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Plant Highlight: Glottiphyllum linguiforme

November 2011

Glottiphyllum is a genus in the Ice Plant Family (Aizoaceae), with all the species coming from the southern part of South Africa.  The book Vygies, published in 2000, lists 16 species (“vygies” is a South African term for ice plants).  Almost all of these have bright yellow flowers, though white-flowered variants are known for some species.  The name Glottiphyllum means “tongue leaf”, and indeed most of the species are characterized by fleshy, flexible tongue-like leaves.

Glottiphyllum linguiforme comes from the Little Karoo, an arid region to the east of Cape Town which is home to many of the species in the genus.  It has green or grayish-green leaves, and typically these are about 1¼ to 1¾ in wide (32 to 45 mm) by about 2½ inches long (63 mm).  However, in robust specimens such as ours at the Ruth Bancroft Garden, they may be as much as 3 inches wide (75 mm) and up to about 5 inches long (125 mm).  The leaves are distichously arranged (stacked one atop the other on either side of the growing tip).  Like many species of Glottiphyllum, it is clump-forming, and its stems extend outward along the ground as it grows.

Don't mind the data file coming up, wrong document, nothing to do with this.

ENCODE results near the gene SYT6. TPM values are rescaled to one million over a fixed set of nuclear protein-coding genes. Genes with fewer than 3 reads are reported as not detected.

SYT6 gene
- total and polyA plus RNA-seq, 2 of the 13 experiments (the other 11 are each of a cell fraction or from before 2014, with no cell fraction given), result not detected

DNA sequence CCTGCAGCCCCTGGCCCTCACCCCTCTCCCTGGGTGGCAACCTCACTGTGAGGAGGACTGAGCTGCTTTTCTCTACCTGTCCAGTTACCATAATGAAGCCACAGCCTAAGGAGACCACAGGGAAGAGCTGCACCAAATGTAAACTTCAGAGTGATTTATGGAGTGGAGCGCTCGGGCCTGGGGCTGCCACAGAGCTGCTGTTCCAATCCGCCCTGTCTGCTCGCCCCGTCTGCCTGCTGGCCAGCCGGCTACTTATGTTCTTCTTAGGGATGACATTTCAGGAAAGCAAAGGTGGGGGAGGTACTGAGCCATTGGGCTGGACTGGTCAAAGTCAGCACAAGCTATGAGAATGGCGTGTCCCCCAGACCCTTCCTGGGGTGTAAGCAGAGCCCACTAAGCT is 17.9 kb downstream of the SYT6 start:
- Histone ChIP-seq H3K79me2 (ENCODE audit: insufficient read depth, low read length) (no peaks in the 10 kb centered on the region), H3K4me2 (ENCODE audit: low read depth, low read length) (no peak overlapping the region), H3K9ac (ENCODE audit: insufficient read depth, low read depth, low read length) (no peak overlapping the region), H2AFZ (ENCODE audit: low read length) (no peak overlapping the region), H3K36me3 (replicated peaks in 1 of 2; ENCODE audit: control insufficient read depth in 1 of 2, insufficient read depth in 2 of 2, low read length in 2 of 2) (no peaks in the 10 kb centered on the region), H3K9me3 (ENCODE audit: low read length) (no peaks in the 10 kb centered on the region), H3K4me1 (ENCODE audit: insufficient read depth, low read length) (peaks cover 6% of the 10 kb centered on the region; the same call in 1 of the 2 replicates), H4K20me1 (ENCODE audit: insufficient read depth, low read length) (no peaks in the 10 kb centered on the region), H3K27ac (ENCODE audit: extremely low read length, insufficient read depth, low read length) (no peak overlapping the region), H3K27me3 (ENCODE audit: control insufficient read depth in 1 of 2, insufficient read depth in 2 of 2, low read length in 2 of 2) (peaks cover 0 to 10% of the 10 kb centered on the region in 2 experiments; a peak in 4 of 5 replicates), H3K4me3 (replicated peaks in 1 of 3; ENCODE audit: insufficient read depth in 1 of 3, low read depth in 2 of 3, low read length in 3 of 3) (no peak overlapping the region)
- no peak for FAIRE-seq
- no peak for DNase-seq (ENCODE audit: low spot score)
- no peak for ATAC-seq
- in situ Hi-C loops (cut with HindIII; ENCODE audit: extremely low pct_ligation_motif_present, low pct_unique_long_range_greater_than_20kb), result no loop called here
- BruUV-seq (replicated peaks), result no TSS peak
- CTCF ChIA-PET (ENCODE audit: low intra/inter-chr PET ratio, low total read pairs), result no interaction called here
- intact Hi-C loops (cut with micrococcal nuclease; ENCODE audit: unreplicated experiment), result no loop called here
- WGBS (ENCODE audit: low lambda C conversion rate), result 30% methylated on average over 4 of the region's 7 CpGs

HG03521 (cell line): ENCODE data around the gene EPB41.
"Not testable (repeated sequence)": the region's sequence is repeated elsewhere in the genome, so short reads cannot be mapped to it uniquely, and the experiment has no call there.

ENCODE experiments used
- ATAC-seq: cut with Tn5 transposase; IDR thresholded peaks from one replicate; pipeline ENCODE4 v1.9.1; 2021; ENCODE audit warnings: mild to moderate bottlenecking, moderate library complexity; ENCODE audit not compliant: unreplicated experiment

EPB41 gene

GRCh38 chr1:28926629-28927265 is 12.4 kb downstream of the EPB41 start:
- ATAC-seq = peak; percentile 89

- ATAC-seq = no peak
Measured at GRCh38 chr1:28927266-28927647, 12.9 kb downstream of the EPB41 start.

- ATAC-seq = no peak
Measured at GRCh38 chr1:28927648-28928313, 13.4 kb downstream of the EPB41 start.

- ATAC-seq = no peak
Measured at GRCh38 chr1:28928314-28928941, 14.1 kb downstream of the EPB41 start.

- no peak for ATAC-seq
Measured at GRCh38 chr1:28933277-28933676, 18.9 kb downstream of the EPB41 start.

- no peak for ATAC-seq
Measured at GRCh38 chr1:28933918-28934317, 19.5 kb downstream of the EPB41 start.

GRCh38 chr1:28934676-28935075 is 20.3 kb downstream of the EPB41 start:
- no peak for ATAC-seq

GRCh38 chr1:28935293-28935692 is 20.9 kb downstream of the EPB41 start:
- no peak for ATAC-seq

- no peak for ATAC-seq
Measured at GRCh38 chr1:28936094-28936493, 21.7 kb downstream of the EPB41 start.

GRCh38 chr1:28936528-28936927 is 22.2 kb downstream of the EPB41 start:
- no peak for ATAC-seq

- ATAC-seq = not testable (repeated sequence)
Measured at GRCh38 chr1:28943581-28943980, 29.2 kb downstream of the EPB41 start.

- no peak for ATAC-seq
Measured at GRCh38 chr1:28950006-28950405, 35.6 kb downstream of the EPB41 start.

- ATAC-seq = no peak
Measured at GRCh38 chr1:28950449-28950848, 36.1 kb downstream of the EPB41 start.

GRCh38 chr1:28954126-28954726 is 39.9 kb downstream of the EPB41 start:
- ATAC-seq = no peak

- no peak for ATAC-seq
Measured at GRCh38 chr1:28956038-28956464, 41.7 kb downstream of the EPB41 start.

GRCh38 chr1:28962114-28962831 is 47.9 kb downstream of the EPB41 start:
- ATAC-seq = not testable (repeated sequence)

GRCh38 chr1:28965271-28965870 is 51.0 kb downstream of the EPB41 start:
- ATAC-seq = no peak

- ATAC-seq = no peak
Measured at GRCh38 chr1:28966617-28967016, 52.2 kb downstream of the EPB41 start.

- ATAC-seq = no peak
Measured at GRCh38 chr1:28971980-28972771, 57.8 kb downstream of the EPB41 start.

The large yellow flowers of Glottiphyllum linguiforme are produced in fall, beginning at the Ruth Bancroft Garden in October and ending in December.  With their long narrow radiating petals, they look somewhat daisy-like, although the ice plant family is not at all closely related to the daisy family.